Email Consent Statement
Holiday AL Management Sub, LLC | 631 W Morse Blvd, Winter Park, FL 32789 | HolidaySeniorLiving.com
When it comes to talking to mom or dad about senior living, only a few things are certain. 1. You’re coming to the conversation out of love. 2. You want everyone to feel safe and comfortable. 3. You’re concerned you’ll say the wrong thing or your parent will misinterpret your intentions. There’s no way to guarantee the conversation will be simple or that you won’t have it more than once. But you can help to guarantee a smooth conversation if you think through what you want to say and how you want to say it.
With that in mind, we’ve compiled a list of common topics and suggestions on how to present your thoughts.
Say this: You can spend more time doing things you enjoy.
Not this: You won’t have to feel overwhelmed by cooking and cleaning anymore.
Frame senior living as a benefit rather than a solution to a challenge. Sure, your parent might be struggling to keep up with the housework, but there’s a chance he or she could feel judged or criticized if the topic is introduced as an area in which he or she is failing. Instead, appeal to a sense of convenience and ease.
“You’ll still have plenty of room to host friends for a card game or book club, but you won’t have to spend so much time cleaning before and after.”
Say this: You’ll love the sense of community and support.
Not this: I think it will be the best thing for you.
Most of us don’t like being told what’s best for us, or what we have to do or should do. And older adults certainly don’t want to be parented by their own children. Mom or dad will know what you’re saying is only out of concern, but even that logic won’t make them more receptive to an idea that’s presented as a mandate. Instead of focusing on why you think your parent should make a change, focus on why senior living will appeal to them.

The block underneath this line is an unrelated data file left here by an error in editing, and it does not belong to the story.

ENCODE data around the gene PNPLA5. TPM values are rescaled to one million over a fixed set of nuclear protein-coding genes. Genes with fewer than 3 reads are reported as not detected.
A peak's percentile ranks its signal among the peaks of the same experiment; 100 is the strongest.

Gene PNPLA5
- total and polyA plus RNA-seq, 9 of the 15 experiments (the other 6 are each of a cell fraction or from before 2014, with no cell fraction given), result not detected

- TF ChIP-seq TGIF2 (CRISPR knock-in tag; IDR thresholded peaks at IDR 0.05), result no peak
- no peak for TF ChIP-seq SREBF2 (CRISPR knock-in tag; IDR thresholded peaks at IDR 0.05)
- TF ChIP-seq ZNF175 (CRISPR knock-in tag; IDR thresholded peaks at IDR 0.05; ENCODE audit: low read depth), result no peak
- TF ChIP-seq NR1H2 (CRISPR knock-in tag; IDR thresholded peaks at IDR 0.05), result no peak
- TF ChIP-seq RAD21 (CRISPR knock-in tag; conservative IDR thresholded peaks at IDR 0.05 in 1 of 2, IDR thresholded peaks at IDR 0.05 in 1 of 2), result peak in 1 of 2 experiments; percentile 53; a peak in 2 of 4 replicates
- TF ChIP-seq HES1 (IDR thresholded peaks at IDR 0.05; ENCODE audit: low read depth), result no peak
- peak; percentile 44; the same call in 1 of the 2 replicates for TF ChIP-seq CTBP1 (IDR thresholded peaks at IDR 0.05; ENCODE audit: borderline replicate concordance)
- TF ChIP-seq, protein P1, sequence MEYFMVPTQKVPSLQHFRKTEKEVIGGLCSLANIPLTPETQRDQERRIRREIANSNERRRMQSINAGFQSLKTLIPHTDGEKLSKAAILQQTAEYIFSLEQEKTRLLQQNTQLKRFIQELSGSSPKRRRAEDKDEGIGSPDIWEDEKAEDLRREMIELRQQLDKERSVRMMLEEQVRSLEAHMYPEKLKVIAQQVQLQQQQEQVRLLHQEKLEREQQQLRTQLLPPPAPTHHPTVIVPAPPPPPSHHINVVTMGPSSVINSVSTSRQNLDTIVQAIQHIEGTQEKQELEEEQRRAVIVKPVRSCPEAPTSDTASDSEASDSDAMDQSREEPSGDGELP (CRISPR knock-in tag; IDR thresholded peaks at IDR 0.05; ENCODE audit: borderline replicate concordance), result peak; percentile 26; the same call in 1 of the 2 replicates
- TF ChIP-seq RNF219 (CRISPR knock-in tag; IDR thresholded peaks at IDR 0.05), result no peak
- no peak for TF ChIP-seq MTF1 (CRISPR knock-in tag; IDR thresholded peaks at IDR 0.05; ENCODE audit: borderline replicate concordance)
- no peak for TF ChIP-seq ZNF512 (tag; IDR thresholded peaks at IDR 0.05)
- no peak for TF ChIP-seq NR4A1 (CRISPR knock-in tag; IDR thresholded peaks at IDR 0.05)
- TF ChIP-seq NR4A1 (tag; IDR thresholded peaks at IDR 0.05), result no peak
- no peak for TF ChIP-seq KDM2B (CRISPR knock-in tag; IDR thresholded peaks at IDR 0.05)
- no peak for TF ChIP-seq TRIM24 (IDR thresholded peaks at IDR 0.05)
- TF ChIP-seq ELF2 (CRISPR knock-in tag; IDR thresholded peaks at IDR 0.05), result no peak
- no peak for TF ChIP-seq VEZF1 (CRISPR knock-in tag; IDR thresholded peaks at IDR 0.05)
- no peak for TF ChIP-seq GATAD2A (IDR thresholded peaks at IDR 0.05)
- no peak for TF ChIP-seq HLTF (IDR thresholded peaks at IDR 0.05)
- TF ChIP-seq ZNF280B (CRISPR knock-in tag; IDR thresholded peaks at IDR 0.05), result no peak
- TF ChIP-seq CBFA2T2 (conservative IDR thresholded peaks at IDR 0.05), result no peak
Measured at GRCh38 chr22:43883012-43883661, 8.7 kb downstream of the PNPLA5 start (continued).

“You’ve always said you want to spend more time on creative projects, at a senior living community you’ll have a lot of opportunities to explore new hobbies and interests.”
Say this: What’s most important to you in your next home?
Not this: I found a place I want you to look at.
Of the people in this conversation, you’re the one who won’t be moving, so avoid “I” statements and making the conversation about what you want. Ask your parents about their wants, needs and concerns. Listen and discuss those feelings before you introduce a specific senior living community. Once everyone is on the same page, find a gentle way to introduce the location you have in mind.
“This community sounds like a good fit for your wish list. Maybe we can go for a visit and see if you like it?”
Remember, moving into senior living is a big decision for mom and dad. You likely won’t reach a decision after one or even two conversations. Be open, present, patient and ready to help however you can. In time, you’ll find a solution that appeals to everyone.